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My next two columns are all about eggs. And the hens that lay them, of course. Between 170 and 247 eggs were eaten per person between 2008 and 2009. Eggs are clearly a staple of our diet, yet, they still remain an enigma. Most Americans don’t fully understand the health benefits of eggs. Further adding to the confusion is the variety of ways eggs are labeled — cage-free, organic, and grass-fed. What does it all mean? How can we tell a good egg from, well, a bad egg?
Eggs are, in a way, the perfect food. They are full of antioxidants, protein, and nutrients vital to maintaining good health and well-being. A 2011 study in the journal Food Chemistry found that regular egg consumption may be associated with reductions in the risk of cardiovascular disease and cancer due to their high content of antioxidants. Additional studies have found that eggs may help reduce blood pressure as well.
In addition to antioxidants, eggs supply a tremendous amount of protein and nutrients in a low-calorie, low-carbohydrate, and cheap (about 15 cents per egg) package. They’re high in choline, an essential nutrient that may help to reduce overall inflammation in the body, improve memory, and decrease the risk of metabolic syndrome. A 2000 study in the Journal of the American College of Nutrition found that choline intake during pregnancy was positively associated with brain development in the fetus. (Pregnant women should buy only pasteurized eggs and make sure to cook them fully without any runny whites or yolks to prevent food-borne illness.) Choline may also help to maintain normal homocysteine levels and may even play a role in reducing your risk for developing Alzheimer’s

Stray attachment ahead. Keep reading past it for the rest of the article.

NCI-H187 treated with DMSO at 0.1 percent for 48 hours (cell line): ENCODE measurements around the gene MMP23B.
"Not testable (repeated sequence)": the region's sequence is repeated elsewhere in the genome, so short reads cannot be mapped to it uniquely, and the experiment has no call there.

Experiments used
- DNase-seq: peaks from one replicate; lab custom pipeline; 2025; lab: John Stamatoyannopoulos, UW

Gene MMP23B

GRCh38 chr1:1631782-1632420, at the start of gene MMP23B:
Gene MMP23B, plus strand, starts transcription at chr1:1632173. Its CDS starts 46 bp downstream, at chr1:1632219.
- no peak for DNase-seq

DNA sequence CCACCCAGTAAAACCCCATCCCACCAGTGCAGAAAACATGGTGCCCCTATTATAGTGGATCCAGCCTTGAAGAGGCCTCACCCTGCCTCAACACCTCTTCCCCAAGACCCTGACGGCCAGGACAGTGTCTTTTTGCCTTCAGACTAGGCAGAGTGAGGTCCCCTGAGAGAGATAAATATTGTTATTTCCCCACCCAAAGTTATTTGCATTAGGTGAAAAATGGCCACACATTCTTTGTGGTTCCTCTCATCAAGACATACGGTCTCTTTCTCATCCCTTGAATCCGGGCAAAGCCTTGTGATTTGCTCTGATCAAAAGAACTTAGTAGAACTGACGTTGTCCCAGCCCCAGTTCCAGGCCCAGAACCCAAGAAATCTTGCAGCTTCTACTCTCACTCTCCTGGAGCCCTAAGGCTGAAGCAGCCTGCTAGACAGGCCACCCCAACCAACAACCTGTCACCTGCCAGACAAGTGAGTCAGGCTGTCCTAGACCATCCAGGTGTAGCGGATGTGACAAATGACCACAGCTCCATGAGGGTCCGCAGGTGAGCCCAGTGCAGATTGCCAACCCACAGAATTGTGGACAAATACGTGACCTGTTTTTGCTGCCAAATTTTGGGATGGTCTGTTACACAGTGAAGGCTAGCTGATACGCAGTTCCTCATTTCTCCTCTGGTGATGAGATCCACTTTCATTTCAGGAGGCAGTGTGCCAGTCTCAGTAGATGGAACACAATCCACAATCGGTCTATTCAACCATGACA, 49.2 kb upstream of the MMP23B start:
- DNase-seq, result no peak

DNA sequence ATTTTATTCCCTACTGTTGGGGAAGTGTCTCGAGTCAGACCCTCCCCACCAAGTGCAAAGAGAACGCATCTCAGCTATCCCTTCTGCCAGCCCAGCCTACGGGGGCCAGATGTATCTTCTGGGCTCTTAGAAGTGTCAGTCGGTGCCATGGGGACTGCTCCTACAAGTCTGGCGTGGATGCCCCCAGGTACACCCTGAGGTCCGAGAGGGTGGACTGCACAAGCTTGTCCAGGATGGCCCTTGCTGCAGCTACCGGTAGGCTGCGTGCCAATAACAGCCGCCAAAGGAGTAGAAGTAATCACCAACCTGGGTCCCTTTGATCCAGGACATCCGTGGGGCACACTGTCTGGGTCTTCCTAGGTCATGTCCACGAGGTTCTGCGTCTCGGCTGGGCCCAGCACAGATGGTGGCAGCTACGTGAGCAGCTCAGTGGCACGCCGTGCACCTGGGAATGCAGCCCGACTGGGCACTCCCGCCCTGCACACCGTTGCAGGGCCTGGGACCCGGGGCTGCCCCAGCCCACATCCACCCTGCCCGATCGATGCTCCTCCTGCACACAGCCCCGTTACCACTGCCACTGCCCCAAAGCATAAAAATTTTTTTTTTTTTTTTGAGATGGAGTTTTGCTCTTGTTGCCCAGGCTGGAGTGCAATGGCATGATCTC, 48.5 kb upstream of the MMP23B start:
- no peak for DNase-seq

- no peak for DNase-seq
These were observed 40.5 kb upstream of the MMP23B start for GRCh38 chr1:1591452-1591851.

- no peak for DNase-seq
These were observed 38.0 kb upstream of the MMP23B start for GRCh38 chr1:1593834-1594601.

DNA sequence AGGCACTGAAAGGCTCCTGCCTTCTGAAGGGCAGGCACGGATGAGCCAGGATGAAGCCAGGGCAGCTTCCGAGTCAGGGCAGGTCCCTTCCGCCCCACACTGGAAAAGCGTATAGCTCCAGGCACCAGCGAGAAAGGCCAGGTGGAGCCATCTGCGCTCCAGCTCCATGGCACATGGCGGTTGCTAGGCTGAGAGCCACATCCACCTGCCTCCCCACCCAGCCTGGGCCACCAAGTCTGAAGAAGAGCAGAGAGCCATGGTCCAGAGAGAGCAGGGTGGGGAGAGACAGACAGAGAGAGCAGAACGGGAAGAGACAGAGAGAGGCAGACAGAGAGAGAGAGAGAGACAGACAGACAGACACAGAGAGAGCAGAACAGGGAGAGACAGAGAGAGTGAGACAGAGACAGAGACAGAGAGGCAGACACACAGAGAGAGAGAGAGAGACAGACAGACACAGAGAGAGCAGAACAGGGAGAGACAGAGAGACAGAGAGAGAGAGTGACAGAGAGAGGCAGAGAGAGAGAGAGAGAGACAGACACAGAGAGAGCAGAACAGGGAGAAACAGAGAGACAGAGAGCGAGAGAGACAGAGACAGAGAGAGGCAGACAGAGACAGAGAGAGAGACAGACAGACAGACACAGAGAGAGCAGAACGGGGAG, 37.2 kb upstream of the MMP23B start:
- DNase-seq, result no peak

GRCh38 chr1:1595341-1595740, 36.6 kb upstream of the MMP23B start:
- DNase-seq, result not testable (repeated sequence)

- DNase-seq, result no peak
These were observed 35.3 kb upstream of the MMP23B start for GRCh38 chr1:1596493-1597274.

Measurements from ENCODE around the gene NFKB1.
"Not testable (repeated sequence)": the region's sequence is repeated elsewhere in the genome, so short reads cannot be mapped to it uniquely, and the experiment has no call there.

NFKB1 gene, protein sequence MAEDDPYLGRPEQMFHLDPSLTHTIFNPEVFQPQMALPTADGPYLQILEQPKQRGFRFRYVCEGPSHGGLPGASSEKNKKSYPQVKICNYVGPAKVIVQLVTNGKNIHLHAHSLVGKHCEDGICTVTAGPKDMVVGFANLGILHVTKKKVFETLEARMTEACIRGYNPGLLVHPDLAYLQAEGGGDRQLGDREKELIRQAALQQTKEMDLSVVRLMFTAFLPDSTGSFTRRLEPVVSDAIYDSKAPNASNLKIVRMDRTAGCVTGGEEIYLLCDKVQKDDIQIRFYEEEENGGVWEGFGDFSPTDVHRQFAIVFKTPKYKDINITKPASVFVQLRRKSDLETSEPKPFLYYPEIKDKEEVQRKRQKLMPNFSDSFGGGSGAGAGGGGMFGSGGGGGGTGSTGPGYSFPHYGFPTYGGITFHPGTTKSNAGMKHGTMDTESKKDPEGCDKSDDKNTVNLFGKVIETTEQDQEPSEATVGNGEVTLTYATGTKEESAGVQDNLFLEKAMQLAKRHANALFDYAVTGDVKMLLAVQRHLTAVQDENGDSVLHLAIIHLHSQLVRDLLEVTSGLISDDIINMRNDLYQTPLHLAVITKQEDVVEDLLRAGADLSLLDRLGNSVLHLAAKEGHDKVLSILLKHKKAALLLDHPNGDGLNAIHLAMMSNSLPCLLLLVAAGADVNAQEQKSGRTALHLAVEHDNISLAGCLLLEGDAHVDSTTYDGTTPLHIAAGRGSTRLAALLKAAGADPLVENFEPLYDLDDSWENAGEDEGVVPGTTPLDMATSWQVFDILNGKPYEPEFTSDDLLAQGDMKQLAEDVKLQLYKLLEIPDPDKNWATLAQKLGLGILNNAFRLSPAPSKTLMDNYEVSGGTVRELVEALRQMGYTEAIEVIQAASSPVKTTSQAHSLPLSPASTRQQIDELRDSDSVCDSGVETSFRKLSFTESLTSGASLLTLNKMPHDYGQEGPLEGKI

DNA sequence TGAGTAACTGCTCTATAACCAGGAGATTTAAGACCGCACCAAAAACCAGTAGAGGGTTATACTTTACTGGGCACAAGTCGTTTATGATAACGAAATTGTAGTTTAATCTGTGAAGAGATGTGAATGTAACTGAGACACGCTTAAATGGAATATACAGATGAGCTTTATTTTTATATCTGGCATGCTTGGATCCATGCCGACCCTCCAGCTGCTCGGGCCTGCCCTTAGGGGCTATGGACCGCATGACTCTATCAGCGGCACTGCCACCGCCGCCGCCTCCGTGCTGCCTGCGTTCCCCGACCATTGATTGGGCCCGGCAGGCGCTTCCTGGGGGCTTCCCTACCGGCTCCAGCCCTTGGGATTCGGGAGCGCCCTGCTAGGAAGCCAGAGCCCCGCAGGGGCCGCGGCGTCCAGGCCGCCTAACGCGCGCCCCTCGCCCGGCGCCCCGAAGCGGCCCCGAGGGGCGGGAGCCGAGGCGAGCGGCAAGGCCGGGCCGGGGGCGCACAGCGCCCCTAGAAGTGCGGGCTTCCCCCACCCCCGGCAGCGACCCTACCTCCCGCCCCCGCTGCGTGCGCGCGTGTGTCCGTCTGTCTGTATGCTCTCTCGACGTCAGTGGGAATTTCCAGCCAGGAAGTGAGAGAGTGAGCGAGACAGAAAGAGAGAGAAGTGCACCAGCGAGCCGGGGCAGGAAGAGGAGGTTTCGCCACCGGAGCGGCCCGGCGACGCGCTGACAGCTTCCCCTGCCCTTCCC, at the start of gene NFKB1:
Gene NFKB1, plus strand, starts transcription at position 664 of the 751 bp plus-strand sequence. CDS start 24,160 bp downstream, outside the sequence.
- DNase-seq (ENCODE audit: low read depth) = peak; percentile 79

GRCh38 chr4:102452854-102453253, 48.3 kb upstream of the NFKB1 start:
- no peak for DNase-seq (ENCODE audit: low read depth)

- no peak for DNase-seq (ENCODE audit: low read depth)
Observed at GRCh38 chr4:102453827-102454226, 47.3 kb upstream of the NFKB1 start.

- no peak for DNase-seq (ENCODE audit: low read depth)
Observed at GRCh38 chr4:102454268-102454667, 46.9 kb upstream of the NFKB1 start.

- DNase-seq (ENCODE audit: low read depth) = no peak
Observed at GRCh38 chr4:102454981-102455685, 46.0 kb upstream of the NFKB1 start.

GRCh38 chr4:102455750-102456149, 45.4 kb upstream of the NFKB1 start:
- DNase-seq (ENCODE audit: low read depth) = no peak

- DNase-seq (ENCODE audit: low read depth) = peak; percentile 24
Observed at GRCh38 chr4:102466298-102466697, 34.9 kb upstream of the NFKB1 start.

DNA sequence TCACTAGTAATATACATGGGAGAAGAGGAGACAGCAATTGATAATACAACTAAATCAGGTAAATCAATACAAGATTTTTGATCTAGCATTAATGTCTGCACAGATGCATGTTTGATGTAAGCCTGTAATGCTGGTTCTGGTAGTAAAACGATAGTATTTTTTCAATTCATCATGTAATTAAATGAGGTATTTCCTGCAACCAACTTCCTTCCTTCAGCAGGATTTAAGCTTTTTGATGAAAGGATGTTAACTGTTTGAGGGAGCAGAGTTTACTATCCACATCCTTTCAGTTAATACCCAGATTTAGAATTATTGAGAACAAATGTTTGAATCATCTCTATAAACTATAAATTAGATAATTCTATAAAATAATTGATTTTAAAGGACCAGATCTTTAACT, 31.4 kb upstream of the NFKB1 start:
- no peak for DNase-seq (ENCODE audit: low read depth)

Eggs can also play a role in weight loss. A small 2005 study in the journal of the American College of Nutrition found that egg consumption was associated with increased satiety and decreased cravings — two important factors in the battle of the bulge. Further, a 2008 study in the International Journal of Obesity found that having eggs for breakfast could help towards overall weight loss in a calorie-deficient diet.
Despite all these health benefits, eggs are commonly known for one thing: cholesterol. If you’re concerned about the cholesterol content in eggs, you can still enjoy many of the benefits of eggs by just eating the egg white. Further, enjoying eggs in moderation (less than four to six per week) may actually be an option for patients with high cholesterol. A study out this month in the journal Current Opinion in Clinical Nutrition and Metabolic Care covers several studies that state individuals who consume moderate amounts of eggs are not observed to have increases in cholesterol when compared to individuals that choose to cut eggs out of their diet.
Eggs can be an integral part of a healthy diet. How to choose the best egg for you and your family will be the topic of the next blog post. Stay tuned!
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